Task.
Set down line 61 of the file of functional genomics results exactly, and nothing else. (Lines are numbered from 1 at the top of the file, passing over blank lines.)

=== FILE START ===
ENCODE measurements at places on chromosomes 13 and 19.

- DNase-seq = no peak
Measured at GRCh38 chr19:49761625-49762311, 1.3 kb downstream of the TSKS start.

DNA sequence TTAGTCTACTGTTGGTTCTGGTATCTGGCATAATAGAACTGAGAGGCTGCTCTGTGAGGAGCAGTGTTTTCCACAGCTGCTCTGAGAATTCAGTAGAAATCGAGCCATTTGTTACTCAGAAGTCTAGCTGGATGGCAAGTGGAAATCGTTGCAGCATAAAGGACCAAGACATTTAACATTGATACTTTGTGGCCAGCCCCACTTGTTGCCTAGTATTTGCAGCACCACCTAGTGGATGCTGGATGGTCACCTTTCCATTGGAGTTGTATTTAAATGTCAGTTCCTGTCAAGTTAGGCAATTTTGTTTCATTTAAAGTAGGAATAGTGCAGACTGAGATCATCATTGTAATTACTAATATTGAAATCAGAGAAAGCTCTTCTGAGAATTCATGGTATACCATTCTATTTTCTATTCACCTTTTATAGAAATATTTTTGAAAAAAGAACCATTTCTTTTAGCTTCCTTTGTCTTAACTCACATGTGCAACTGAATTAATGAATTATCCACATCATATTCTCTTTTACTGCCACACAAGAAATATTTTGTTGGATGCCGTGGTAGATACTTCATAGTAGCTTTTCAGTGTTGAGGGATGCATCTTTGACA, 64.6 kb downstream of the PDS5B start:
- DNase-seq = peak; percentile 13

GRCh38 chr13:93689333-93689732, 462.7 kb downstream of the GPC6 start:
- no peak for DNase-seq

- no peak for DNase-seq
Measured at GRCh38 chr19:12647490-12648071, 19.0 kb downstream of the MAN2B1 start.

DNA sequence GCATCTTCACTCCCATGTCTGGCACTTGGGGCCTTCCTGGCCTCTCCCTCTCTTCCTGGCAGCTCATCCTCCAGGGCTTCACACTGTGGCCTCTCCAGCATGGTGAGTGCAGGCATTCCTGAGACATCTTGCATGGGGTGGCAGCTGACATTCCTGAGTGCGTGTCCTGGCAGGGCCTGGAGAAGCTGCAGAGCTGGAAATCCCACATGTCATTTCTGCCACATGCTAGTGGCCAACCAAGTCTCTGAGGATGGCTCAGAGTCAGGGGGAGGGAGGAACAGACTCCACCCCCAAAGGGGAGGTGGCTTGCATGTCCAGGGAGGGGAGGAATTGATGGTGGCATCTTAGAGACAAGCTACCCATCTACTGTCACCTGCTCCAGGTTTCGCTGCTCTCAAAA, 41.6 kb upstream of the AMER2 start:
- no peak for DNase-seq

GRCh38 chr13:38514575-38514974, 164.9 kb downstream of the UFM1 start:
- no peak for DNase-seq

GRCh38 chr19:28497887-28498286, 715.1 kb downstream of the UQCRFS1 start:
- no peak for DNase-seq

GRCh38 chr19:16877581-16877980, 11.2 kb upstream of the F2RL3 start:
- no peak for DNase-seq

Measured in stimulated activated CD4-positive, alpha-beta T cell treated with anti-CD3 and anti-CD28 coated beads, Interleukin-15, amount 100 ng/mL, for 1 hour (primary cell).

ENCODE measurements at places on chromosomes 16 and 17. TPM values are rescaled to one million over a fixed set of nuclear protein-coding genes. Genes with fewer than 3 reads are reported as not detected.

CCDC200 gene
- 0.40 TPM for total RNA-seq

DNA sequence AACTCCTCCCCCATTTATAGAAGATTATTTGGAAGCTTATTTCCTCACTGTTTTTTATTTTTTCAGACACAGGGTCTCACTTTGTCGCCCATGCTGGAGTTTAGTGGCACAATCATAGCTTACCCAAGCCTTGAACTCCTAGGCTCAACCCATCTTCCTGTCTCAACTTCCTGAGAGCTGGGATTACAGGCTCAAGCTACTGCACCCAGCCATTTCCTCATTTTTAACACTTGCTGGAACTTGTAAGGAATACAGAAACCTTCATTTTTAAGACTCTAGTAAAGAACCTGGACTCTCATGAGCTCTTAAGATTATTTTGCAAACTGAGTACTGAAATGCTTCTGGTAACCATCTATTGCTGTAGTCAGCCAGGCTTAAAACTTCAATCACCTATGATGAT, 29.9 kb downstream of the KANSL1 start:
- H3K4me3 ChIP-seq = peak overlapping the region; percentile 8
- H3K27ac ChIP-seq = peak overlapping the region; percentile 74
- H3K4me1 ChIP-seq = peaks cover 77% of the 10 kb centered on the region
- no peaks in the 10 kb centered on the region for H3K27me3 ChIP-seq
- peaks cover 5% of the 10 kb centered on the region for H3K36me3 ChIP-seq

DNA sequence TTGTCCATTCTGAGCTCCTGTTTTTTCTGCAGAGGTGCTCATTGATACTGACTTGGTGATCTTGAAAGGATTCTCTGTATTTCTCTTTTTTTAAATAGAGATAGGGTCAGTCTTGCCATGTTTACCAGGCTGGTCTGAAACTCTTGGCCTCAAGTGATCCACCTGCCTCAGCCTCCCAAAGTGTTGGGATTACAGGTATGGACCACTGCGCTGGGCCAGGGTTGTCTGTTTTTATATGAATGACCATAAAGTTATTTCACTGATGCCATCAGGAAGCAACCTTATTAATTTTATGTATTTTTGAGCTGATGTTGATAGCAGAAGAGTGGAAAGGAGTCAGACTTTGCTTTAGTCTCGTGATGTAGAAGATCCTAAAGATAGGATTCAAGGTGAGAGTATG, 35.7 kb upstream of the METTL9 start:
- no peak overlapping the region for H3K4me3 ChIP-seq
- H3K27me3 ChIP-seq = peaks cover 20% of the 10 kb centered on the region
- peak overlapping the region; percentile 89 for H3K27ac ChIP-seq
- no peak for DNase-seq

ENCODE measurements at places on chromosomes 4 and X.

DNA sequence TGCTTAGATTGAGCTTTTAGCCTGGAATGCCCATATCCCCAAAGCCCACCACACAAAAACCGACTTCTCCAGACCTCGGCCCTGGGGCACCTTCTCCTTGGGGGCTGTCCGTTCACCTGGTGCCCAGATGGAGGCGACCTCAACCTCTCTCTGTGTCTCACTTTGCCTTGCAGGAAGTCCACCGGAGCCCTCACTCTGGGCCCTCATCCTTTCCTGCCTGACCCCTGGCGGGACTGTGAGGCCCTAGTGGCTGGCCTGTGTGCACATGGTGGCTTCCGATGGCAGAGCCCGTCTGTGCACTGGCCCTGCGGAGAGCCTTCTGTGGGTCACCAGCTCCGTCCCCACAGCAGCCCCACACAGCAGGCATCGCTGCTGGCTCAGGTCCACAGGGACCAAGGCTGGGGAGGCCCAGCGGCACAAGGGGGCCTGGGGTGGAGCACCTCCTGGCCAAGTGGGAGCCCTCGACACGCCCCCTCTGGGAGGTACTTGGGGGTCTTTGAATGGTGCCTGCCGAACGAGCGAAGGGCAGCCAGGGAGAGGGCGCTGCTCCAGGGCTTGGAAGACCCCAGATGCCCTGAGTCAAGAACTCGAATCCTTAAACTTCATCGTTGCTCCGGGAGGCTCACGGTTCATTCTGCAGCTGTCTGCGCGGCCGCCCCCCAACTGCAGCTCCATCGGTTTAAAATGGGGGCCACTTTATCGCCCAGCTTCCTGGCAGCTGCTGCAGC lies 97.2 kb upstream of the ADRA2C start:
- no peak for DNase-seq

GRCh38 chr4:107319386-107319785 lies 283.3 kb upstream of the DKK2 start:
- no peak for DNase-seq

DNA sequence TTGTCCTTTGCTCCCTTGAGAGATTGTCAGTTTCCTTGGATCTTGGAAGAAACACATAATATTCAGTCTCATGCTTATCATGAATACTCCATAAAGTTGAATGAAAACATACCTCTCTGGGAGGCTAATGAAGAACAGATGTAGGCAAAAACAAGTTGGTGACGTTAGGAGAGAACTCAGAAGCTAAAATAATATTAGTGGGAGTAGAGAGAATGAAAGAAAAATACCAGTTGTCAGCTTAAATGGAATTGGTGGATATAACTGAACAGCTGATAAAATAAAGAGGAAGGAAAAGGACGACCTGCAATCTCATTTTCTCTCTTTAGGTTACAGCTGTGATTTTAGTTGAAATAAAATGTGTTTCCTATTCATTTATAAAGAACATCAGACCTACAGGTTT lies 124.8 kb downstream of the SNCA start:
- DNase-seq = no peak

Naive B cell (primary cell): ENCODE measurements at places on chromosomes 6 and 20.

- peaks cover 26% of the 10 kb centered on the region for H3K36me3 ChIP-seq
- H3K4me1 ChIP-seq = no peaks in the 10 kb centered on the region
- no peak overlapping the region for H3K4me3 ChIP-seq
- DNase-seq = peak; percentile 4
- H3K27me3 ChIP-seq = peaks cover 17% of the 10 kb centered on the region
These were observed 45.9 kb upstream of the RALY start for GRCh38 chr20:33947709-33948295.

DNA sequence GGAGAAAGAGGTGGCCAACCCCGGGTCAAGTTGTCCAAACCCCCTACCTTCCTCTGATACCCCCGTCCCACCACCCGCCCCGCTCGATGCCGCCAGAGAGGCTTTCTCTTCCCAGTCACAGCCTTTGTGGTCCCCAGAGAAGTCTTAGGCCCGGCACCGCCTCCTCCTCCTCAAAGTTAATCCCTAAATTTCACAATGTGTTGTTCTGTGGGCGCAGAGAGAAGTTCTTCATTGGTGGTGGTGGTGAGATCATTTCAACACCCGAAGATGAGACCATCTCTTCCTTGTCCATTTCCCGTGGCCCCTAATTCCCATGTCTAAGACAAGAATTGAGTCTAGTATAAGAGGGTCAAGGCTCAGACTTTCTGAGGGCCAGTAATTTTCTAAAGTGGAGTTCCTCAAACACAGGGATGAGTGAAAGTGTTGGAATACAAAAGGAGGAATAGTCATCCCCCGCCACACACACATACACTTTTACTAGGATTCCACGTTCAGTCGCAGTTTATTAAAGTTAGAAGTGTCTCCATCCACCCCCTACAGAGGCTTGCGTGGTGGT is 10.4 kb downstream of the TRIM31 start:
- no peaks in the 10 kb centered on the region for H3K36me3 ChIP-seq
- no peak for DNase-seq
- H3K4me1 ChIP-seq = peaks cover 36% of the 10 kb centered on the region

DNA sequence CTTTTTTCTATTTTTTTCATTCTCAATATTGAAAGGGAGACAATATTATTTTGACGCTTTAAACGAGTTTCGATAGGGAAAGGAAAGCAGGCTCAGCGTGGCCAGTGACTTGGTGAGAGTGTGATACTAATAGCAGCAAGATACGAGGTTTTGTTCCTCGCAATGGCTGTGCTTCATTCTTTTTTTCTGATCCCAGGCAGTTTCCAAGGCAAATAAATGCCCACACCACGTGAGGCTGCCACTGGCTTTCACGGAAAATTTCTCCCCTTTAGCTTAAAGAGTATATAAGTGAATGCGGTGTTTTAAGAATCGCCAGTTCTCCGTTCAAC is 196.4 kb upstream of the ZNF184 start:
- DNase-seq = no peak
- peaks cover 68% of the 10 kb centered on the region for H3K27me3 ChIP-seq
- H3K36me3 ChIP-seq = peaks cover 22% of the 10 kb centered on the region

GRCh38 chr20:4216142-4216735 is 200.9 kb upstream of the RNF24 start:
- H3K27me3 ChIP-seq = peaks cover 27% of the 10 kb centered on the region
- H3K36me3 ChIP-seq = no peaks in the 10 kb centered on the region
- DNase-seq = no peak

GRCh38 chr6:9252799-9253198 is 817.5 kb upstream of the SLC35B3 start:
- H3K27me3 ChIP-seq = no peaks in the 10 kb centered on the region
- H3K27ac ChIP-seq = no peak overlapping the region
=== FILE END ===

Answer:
- H3K27ac ChIP-seq = no peak overlapping the region